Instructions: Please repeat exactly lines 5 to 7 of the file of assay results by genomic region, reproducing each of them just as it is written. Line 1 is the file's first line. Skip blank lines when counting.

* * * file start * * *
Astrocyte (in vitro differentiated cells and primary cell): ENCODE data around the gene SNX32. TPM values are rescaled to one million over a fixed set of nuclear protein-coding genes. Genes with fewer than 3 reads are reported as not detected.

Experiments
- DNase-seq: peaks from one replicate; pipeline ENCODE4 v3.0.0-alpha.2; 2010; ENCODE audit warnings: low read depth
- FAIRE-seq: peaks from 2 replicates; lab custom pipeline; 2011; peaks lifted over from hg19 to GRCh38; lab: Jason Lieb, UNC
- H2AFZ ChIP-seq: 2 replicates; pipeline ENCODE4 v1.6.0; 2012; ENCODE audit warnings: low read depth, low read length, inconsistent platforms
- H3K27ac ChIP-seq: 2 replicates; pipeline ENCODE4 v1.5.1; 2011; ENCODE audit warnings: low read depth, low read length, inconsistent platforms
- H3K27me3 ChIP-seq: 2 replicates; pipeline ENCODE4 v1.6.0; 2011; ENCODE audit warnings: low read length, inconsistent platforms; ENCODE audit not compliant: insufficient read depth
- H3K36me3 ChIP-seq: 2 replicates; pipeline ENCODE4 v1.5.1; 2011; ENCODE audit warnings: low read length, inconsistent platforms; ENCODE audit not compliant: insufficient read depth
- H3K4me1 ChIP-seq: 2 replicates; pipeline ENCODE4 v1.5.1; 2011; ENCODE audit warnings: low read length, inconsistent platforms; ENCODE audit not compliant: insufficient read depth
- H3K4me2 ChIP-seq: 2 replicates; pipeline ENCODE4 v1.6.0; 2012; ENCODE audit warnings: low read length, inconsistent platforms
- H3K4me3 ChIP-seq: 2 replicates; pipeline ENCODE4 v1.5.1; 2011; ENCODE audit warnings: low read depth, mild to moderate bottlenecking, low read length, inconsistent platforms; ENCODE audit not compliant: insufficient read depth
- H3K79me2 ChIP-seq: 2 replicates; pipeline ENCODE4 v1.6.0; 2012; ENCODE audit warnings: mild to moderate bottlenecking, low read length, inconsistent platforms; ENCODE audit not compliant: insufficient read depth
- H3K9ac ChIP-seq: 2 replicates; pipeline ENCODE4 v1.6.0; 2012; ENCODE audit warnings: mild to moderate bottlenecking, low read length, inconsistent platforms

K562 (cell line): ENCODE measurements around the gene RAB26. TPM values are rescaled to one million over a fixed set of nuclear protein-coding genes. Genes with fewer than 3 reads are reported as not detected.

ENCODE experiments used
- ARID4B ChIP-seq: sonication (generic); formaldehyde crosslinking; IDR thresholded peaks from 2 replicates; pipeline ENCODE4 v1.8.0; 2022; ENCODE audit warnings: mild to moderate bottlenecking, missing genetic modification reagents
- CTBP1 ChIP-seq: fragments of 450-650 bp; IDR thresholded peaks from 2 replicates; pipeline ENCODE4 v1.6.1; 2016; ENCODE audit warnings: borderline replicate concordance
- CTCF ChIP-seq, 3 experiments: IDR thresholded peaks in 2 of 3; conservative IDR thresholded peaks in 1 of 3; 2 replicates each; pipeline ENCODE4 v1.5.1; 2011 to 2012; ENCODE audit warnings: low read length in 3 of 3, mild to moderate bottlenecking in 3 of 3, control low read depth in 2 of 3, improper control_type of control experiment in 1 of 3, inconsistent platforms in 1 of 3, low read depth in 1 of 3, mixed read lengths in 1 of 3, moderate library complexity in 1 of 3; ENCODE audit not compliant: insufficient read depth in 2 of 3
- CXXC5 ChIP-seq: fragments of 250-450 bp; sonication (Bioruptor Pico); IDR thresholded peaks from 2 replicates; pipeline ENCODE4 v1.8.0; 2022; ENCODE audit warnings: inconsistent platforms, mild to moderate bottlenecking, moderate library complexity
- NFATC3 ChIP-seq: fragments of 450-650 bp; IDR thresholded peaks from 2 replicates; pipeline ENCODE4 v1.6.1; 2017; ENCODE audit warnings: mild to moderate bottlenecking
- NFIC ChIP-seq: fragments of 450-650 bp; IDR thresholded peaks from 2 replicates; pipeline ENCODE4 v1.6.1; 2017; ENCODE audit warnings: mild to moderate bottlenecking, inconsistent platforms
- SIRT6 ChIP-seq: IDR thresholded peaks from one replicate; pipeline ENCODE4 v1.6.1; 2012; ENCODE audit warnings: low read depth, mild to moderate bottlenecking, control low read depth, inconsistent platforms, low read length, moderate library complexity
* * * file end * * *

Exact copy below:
- H2AFZ ChIP-seq: 2 replicates; pipeline ENCODE4 v1.6.0; 2012; ENCODE audit warnings: low read depth, low read length, inconsistent platforms
- H3K27ac ChIP-seq: 2 replicates; pipeline ENCODE4 v1.5.1; 2011; ENCODE audit warnings: low read depth, low read length, inconsistent platforms
- H3K27me3 ChIP-seq: 2 replicates; pipeline ENCODE4 v1.6.0; 2011; ENCODE audit warnings: low read length, inconsistent platforms; ENCODE audit not compliant: insufficient read depth